Lawsuit Threatened As Swing States’ Voter Registration Numbers Suddenly Skyrocket
How is it that suddenly, these specific, democrat controlled areas have tons of new voters registered, and in some cases, more than the population itself?
(Georgette) Voters are threatening to sue Florida, Michigan, and Colorado after a sudden, and suspicious upswing in voter registration. In fact, some areas have more people registered to vote than are eligible according to population.
Not surprising to many people, these areas are heavily controlled by democrats.
The data was compiled by the Honest Elections Project, a new nonprofit organization that blames the seemingly implausible statistics on a failure of states to properly update voter rolls to account for people moving, dying or being incarcerated.
The group examined publicly available registration records and compared it with citizen voting-age data from the U.S. Census Bureau, describing the figures as “suspiciously high.”
“All three states have multiple counties where voter registration rates exceed 90 percent, in some cases they exceed 100 percent. In the last election in 2018, the nationwide registration rate according to the U.S. Census Bureau was 66.9 percent. That disparity is a clear sign these states aren’t maintaining accurate voter rolls,” said Jason Snead, executive director of the Honest Elections Project. Snead was formerly a senior policy analyst at the conservative Heritage Foundation.
Fox News reached out to each state’s secretary of state’s office, but none immediately responded.
The organization’s findings revealed that 27 counties in Florida have voter registration rates above 90 percent, well above the national average, and seven counties with rates higher than 100 percent. Michigan had 18 counties above 90 percent and one above 100 percent, and Colorado had 19 above 90 percent and five above 100 percent, the group said.
In the 2016 election, Hillary Clinton won Colorado by a relatively slim margin of 2.8 percent. President Trump won Florida by 1.3 percent, and Michigan by just 0.4 percent.
The observations led voters in each state to warn their respective secretaries of state that keeping ineligible voters on the rolls leaves the states vulnerable to improper activity during November’s election. That warning came in the form of letters sent on their behalf from attorney William Consovoy, who has represented Trump in a number of matters.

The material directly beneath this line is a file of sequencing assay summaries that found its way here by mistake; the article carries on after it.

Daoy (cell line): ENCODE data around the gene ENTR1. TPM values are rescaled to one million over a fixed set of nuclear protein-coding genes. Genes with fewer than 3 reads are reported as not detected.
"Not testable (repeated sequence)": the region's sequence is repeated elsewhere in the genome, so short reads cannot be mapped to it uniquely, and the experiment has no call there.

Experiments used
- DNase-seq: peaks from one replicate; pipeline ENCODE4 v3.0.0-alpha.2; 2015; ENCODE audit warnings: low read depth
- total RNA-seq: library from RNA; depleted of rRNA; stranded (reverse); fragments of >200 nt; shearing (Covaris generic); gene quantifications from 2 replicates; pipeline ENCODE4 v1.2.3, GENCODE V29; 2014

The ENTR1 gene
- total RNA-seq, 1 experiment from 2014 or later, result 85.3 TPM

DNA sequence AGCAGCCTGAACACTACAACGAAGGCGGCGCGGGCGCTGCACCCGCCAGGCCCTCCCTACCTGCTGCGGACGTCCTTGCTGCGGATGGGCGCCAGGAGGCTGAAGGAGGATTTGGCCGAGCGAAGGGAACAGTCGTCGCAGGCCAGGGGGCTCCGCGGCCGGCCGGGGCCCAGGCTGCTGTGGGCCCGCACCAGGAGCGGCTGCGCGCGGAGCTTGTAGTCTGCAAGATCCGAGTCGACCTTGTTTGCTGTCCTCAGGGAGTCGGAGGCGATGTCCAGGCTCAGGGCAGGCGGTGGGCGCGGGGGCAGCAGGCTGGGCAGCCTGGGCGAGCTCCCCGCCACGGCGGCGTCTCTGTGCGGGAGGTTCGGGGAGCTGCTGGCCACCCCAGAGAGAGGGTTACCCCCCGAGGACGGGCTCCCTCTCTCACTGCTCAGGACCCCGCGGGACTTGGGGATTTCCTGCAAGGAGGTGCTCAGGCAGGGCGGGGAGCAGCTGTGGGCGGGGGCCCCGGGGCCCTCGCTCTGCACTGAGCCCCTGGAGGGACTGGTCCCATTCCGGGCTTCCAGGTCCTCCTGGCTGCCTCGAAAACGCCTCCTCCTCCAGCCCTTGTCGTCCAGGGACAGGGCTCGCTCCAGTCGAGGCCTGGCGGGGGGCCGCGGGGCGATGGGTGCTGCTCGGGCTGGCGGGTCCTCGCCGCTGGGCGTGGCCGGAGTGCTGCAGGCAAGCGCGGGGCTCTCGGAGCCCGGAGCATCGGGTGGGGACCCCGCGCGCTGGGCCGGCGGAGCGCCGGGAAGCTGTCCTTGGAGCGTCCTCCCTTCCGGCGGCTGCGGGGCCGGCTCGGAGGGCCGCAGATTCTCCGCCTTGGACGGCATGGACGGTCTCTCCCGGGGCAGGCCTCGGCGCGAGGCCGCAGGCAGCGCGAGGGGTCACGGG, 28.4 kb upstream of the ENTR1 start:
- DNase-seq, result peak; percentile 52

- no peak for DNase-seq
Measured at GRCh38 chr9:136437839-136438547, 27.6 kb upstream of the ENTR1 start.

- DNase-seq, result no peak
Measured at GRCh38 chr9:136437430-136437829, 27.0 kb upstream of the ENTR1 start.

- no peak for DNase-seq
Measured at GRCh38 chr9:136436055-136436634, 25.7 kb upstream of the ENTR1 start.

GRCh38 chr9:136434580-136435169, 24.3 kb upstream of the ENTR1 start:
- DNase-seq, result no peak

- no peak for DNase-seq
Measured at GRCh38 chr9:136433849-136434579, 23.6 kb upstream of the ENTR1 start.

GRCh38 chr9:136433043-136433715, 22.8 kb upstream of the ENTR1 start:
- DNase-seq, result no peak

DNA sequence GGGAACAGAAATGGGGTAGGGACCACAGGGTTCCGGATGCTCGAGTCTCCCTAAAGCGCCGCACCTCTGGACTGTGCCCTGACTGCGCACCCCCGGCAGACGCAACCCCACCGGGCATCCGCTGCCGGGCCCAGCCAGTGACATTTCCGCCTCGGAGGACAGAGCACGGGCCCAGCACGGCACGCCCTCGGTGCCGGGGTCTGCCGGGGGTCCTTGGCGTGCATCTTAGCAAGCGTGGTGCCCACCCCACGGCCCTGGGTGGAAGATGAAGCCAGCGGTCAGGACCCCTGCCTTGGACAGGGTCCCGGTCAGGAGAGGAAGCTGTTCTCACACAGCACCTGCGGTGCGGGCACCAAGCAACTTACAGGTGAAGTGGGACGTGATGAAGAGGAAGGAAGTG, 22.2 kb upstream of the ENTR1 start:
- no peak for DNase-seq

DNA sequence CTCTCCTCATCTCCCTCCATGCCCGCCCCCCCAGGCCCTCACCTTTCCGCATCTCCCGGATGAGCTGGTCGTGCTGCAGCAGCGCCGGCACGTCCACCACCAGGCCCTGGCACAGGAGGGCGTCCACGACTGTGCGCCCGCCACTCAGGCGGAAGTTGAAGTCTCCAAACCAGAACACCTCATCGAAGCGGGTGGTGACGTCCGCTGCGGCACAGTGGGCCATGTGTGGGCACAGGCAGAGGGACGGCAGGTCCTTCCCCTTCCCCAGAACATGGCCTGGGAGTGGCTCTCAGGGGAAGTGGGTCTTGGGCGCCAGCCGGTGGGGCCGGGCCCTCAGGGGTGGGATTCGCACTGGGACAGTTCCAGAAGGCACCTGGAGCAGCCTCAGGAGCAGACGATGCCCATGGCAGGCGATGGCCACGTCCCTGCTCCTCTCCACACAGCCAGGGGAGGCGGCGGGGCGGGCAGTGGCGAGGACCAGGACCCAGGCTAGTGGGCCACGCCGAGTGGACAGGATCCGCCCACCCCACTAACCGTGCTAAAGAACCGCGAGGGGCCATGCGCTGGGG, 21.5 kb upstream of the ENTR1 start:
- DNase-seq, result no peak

“Retaining voter rolls bloated with ineligible voters harms the electoral process, heightens the risk of electoral fraud, and undermines public confidence in elections,” the letters said. Consovoy noted that the National Voter Registration Act requires states to keep accurate voter rolls, and provides for individuals to notify their states and then sue if action is not taken within 90 days, which the voters intend to do if necessary.
“We ask that you establish, if one has not already been initiated, a comprehensive and nondiscriminatory list maintenance program in compliance with federal law,” the letters each say. They call for the states to remove from their lists of voters everyone who is ineligible because they moved, died, were incarcerated or other reasons.
The voters also request that the states inform them of what measures they are taking to make these adjustments in time for November’s election.
The practice of removing names from voter rolls has led to intense controversy and legal battles in numerous states. A Wisconsin court recently put that state’s voter roll purge on hold, as opponents argued the effort targeted voters in Democratic areas in a bid to suppress turnout.
The American Civil Liberties Union says cleaning up voter rolls can be a responsible exercise but some states have used it as “a method of mass disenfranchisement, purging eligible voters from rolls for illegitimate reasons or based on inaccurate data, and often without adequate notice to the voters.”
Many people argue that such claims are a fallacy. People who are legally able to vote are not deterred or fettered by the law being carried out.